By the 90s, they'd worked out how to make synths that Lobachevsky the sound of actual instruments, and normality was restored.  By which point Pissing Around With Synthesisers for their own sake was practically retrofuturism.  Or at least prog.

Unless it's vocoders, which are now compulsory.   >:(

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Re: Musical instruments in popular music
« Reply #67 on: 04 March, 2024, 01:01:00 pm »
There was a lot of good music in the 80s, in very 80s style, using synths to sound just like synths. Yazoo, Human League, probably the best examples.
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Re: Musical instruments in popular music
« Reply #68 on: 04 March, 2024, 01:04:01 pm »
Florian Fricke of Popol Vuh got rid of his synths after only two albums, so the answer is clearly “1972” :P
That actually sounds very reasonable. We probably were In Love With The Future for only half a century or so, from the dawn of commercial aviation, popular motoring, electrification, radio and telephony, as celebrated by the Futurist movement, through nuclear fission to the jetliner, space exploration, television and plastic wonderstuffs, as seen in Liechtenstein et al.

We now return you to the present day.

At some point people started trying to use synthesisers to sound like Real Instruments, which - while undeniably useful - always struck me as missing the point somewhat.  There's a lot of perfectly good music from the 80s with that jarringly naff Casio keyboard sound lurking somewhere in the mix.

By the 90s, they'd worked out how to make synths that Lobachevsky the sound of actual instruments, and normality was restored.  By which point Pissing Around With Synthesisers for their own sake was practically retrofuturism.  Or at least prog.

Unless it's vocoders, which are now compulsory.   >:(

The Fairlight CMI, which was a digital synth with a sampler, goes back as far as 1979.  ;)

https://en.wikipedia.org/wiki/Fairlight_CMI#Sampling
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Re: Musical instruments in popular music
« Reply #69 on: 04 March, 2024, 01:06:44 pm »
Unless it's vocoders, which are now compulsory.   >:(

That’s Auto-Tune, that is.  Cher started it, something for which she shall be damned for all eternity, and it’s become so omnipresent that even Tuarag guitar hero Mdou Moctar – dubbed “the African Jimi Hendrix” – used it throughout his debut album.  Fortunately he’s since come to his senses.

Ex-Gong and Hawkwind keyboard wiz Tim Blake's “New Jerusalem” album dates from 1978 and has synths on it that sound very much like a 12-string acoustic guitar.
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Re: Musical instruments in popular music
« Reply #70 on: 04 March, 2024, 02:34:28 pm »
That’s Auto-Tune, that is.  Cher started it, something for which she shall be damned for all eternity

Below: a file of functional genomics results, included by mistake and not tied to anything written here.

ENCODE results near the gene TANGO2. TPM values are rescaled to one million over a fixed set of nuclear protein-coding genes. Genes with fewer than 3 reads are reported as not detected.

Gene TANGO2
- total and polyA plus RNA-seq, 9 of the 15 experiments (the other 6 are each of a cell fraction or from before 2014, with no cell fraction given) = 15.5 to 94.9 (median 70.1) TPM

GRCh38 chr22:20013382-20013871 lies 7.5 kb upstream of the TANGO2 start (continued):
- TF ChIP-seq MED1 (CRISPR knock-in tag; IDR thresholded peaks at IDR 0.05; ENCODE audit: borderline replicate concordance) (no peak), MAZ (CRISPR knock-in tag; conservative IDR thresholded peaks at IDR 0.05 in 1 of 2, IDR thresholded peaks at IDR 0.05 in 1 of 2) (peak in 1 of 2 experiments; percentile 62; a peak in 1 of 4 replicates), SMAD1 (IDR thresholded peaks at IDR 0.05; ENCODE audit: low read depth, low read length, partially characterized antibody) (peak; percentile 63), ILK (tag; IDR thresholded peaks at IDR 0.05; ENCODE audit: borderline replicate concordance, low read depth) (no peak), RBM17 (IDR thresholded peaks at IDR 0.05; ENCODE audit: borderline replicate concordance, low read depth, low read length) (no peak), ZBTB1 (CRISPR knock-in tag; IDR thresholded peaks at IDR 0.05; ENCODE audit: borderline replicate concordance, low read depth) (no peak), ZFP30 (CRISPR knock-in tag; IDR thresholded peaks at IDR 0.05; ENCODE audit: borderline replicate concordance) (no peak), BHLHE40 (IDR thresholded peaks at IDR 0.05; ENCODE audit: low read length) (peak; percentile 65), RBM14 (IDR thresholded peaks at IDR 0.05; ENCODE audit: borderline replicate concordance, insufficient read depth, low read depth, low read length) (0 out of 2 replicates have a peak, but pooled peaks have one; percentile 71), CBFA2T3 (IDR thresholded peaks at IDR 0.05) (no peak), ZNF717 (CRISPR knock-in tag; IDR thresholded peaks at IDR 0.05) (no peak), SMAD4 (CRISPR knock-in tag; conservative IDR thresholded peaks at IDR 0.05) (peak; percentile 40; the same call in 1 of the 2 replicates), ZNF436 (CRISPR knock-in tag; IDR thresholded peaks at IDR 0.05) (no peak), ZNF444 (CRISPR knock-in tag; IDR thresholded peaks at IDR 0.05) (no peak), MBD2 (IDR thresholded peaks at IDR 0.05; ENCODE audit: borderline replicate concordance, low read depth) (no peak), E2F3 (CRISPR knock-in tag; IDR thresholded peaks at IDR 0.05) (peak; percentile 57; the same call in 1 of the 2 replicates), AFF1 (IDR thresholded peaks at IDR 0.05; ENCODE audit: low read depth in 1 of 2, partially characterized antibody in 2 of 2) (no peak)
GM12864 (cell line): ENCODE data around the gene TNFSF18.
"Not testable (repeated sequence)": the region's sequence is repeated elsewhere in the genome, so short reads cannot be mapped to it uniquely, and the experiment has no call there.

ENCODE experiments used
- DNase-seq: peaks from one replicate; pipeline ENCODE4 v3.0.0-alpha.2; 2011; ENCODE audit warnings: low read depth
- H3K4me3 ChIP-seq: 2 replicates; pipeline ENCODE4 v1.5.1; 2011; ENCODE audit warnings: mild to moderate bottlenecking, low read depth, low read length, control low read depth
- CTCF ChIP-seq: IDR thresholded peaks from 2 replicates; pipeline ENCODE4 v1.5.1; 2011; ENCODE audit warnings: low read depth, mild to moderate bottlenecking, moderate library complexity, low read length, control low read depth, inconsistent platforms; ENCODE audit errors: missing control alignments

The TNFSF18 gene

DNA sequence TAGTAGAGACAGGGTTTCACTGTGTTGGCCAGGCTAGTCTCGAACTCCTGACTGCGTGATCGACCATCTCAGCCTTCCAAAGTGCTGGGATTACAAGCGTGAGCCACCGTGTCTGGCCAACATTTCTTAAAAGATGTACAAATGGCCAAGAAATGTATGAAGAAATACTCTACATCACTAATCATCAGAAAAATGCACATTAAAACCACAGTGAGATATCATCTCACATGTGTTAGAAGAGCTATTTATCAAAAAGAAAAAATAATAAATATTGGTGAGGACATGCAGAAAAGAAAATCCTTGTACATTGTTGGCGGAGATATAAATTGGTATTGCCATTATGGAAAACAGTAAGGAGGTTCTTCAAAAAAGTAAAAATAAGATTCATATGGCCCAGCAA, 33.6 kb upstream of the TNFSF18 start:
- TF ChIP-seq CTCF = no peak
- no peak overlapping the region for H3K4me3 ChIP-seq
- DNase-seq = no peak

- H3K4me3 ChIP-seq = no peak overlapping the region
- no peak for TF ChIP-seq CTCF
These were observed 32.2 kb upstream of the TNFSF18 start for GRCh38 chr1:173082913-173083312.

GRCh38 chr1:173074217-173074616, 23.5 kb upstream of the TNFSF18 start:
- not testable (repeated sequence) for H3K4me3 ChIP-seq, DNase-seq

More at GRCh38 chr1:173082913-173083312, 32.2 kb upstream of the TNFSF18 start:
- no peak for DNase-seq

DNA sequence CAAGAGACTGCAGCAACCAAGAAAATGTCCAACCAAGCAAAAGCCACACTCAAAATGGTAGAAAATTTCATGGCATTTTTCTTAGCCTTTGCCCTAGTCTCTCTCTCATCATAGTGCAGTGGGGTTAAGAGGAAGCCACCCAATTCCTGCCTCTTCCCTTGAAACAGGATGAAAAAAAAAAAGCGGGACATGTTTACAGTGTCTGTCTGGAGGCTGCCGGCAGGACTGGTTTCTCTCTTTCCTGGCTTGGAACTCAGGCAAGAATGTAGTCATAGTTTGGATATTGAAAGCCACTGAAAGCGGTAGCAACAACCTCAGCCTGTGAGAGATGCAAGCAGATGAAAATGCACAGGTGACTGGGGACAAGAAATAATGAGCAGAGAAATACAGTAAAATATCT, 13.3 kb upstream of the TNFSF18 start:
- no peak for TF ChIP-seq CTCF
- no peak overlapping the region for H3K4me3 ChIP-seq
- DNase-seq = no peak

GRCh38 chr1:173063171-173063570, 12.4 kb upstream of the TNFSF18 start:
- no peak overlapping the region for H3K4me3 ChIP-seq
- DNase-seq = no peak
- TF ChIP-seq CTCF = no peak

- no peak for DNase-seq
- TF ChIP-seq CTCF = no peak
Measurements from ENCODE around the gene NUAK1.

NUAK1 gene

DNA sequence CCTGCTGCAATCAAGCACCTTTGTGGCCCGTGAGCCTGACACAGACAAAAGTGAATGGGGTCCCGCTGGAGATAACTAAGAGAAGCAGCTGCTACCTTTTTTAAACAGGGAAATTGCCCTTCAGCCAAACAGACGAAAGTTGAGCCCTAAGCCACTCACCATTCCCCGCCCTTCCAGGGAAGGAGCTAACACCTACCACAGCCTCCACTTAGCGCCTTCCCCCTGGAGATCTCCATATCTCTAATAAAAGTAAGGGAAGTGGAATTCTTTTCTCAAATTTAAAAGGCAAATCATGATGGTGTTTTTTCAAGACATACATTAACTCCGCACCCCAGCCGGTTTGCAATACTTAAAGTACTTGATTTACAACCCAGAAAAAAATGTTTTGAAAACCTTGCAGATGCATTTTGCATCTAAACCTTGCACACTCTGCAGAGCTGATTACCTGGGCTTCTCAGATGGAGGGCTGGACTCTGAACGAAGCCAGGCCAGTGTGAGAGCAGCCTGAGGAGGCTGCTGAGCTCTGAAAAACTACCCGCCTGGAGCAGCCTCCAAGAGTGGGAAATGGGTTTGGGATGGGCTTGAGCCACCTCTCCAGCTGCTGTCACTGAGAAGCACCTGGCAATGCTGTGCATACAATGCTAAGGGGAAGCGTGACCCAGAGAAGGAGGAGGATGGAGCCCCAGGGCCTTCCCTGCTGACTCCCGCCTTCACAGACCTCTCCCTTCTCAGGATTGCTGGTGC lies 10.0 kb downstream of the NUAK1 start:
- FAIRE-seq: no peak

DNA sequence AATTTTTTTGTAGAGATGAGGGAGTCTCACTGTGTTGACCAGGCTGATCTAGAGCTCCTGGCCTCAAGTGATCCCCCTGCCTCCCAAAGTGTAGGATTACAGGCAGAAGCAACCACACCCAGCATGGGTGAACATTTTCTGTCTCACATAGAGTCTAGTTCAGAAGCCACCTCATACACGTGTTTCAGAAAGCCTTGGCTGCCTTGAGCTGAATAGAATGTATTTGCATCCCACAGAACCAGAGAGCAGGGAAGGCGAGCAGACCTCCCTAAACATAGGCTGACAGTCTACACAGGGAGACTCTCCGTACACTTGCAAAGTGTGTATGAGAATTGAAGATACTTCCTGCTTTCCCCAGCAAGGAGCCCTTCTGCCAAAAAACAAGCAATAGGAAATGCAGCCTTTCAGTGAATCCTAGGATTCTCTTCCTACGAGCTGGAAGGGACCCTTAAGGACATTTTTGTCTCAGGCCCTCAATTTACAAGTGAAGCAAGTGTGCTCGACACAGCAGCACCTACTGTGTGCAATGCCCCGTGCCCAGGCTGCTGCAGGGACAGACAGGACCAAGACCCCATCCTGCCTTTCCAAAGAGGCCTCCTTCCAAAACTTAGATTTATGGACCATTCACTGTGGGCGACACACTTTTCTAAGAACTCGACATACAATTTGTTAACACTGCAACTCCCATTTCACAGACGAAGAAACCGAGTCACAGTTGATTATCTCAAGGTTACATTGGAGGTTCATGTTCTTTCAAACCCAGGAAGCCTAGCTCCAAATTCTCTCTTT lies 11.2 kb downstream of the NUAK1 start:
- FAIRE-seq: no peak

That’s not entirely fair. The use of Auto-Tune on Believe is for effect, not to mask an inability to hit the right notes.

And it is a great pop song.

It’s unfortunate that it has become ubiquitous and is used for the wrong reasons but that doesn’t make it an inherently bad thing any more than the use of any other kind of synthesiser.
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Re: Musical instruments in popular music
« Reply #71 on: 05 March, 2024, 12:46:38 am »
There was a lot of good music in the 80s, in very 80s style, using synths to sound just like synths. Yazoo, Human League, probably the best examples.

Oh, absolutely.  No problem with that.

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Re: Musical instruments in popular music
« Reply #72 on: 05 March, 2024, 12:52:40 am »
That’s Auto-Tune, that is.  Cher started it, something for which she shall be damned for all eternity

That’s not entirely fair. The use of Auto-Tune on Believe is for effect, not to mask an inability to hit the right notes.

And it is a great pop song.

It’s unfortunate that it has become ubiquitous and is used for the wrong reasons but that doesn’t make it an inherently bad thing any more than the use of any other kind of synthesiser.

Yes, Believe was novel and therefore fine.  The problem was that  a) that track was over-played within an inch of its life, thereby wearing the novelty thin, and then  b) the vocoder effect or it's evil sibling auto-tune became a feature of seemingly every other popular record made since, thereby making me even more grumpy about it.
 
Still, on the plus side, the Mega-Global Fruit Corporation have at least ended the loudness war.  Give it another decade or two for the vocoder fad to pass and it might be worth listening to the radio again.  If I had a radio.

Re: Musical instruments in popular music
« Reply #73 on: 05 March, 2024, 01:00:46 am »
The iconic "cowbell" on Concrete and Clay".  Just about the best intro in Pop music.

https://www.youtube.com/watch?v=kVmeqwsbAL8
Randy Edelman's version of that is firmly in the camp of 'great songs where the original just ain't as good as the cover'.  See also, Russ Ballard's version of Since You Been Gone, Argent's version of God Gave Rock 'n' Roll To You...

Legs, tell me you are joking!  Or do you think Randy Edelman's was the original?  There is no comparison, it was written by two of Unit 4 + 2 and Randy's version is, frankly, wet!  This is just my opinion, of course - but once again, almost the whole world agrees with me - even Randy's mother!

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Re: Musical instruments in popular music
« Reply #74 on: 05 March, 2024, 08:30:16 am »
I'd never heard of Randy Edelman, so I dutifully wandered off to YouTube.